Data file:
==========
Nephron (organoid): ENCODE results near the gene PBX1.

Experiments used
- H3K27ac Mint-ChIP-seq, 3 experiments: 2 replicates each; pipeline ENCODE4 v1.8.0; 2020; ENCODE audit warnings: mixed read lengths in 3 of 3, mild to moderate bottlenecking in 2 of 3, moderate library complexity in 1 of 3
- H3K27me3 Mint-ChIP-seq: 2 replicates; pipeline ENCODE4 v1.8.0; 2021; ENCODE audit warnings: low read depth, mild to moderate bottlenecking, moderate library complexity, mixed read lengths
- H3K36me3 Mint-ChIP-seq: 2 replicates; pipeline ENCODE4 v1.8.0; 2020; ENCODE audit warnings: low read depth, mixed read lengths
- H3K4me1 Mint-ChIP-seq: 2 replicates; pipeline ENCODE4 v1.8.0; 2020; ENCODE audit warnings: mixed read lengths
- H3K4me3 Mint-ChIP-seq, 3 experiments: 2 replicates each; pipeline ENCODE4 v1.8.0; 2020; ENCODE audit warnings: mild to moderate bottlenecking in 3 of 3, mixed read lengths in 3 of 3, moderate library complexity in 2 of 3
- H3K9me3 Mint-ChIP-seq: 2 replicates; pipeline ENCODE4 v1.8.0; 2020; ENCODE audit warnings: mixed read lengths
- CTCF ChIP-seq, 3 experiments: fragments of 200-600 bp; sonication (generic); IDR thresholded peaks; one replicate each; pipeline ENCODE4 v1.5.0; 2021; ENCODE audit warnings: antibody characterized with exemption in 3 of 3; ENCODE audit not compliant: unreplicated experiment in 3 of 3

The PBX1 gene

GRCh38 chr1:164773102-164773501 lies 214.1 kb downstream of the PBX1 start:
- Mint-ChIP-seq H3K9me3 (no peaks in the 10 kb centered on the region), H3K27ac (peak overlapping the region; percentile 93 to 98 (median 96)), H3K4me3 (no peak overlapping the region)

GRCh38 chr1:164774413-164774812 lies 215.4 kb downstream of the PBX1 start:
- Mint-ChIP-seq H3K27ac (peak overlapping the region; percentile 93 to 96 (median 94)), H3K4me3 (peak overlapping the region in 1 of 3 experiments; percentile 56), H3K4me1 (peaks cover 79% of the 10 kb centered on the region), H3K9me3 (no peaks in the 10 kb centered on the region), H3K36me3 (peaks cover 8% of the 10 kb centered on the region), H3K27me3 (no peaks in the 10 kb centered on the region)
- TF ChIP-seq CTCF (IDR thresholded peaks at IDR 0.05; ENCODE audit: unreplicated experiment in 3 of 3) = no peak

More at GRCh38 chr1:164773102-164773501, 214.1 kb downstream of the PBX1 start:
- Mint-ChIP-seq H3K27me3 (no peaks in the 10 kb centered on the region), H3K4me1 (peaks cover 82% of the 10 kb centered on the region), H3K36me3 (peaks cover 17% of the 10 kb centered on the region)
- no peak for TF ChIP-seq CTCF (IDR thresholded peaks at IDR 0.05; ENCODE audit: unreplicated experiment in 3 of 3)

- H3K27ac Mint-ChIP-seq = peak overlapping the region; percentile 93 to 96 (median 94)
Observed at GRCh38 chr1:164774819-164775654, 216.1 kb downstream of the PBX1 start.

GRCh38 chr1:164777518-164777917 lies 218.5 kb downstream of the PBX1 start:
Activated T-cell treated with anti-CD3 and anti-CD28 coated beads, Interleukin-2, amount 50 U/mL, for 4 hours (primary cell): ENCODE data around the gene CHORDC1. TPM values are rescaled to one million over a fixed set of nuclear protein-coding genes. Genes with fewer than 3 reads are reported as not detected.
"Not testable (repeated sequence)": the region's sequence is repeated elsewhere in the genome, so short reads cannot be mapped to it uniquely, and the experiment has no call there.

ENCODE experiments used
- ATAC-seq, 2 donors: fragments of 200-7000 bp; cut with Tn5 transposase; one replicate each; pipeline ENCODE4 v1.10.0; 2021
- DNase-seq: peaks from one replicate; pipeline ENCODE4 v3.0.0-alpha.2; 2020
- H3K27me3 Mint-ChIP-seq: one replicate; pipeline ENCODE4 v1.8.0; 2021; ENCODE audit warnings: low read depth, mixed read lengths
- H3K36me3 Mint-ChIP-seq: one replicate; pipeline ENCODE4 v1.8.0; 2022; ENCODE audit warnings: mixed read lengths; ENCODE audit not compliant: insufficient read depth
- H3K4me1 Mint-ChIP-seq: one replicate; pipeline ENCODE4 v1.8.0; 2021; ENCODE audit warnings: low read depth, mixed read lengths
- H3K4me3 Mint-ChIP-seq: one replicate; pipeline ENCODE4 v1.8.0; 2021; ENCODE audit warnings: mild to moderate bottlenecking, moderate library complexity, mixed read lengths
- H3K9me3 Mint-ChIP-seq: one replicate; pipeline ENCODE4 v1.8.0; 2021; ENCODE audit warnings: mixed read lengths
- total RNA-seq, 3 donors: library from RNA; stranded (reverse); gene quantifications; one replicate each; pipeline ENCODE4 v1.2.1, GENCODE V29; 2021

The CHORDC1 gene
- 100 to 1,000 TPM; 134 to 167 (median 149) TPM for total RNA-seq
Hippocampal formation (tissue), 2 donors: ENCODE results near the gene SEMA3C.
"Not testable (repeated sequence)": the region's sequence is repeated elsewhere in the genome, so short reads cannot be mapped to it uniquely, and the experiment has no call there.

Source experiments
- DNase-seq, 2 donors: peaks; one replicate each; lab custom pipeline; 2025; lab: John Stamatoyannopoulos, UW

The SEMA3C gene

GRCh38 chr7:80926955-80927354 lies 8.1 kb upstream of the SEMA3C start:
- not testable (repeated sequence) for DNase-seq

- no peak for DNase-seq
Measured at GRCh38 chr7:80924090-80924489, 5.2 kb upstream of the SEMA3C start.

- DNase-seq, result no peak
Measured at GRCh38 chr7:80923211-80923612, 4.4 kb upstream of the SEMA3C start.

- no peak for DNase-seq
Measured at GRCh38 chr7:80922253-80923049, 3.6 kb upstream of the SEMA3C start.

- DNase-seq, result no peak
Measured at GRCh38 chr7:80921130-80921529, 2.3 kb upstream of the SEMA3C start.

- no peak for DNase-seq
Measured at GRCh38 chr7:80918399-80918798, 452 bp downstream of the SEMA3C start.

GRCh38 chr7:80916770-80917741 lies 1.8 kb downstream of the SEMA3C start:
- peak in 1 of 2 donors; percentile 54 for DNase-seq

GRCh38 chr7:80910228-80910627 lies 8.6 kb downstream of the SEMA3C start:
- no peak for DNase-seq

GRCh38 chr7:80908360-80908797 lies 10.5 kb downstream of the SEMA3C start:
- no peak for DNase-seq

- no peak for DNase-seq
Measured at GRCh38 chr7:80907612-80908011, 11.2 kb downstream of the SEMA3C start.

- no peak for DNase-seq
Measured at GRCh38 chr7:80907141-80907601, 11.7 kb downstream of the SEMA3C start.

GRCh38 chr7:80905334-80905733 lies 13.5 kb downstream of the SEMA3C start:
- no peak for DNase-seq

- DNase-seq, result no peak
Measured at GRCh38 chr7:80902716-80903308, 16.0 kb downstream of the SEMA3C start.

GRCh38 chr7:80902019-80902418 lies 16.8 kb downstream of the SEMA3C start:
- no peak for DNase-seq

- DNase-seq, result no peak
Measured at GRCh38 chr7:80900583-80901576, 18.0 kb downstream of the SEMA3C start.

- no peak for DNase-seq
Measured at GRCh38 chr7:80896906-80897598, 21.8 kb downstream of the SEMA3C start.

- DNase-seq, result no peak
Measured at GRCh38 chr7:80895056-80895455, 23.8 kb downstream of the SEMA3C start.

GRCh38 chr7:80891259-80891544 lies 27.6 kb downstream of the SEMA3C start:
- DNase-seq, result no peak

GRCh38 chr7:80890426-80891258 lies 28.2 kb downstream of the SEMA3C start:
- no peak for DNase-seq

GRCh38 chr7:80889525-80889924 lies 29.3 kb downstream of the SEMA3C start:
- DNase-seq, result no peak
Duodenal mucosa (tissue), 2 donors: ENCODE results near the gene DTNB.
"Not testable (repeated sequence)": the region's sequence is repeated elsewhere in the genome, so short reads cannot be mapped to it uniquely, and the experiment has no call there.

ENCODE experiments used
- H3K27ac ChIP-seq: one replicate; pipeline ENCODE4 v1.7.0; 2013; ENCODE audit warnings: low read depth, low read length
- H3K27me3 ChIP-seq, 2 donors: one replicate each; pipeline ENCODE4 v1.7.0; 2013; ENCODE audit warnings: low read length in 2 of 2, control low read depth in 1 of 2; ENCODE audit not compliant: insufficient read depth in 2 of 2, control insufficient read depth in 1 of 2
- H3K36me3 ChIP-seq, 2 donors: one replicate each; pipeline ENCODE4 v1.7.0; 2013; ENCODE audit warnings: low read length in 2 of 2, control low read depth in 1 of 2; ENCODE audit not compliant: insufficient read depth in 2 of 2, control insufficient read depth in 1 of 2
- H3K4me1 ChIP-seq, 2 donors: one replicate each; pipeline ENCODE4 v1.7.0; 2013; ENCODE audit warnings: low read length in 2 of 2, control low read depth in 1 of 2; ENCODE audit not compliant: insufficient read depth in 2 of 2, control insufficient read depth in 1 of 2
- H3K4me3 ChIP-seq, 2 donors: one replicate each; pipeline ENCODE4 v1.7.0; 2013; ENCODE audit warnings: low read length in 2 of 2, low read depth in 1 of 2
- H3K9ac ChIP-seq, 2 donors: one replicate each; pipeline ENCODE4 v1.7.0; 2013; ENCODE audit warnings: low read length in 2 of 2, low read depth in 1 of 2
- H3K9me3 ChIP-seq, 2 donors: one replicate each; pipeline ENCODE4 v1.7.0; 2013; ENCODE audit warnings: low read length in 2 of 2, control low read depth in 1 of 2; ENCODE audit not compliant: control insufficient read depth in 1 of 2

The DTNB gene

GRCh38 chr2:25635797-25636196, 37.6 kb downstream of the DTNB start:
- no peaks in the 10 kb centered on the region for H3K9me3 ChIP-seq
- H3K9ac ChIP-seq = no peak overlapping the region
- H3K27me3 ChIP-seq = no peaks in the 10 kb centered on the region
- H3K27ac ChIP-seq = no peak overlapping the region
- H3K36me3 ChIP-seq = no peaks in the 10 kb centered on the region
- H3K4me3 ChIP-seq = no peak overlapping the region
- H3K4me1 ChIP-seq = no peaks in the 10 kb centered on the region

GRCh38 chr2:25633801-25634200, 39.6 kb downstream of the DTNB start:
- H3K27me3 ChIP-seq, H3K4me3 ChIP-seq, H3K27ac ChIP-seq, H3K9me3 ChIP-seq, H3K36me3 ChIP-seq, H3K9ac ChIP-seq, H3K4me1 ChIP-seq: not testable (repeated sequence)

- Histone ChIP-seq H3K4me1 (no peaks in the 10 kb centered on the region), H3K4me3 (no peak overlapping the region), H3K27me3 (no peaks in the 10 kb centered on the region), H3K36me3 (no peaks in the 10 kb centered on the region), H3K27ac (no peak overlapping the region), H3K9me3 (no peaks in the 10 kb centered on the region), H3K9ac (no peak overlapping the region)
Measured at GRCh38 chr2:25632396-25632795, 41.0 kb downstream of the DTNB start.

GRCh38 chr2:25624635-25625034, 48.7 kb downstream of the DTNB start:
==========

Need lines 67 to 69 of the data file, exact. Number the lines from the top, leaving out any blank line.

- no peak for DNase-seq

- DNase-seq, result no peak
Measured at GRCh38 chr7:80900583-80901576, 18.0 kb downstream of the SEMA3C start.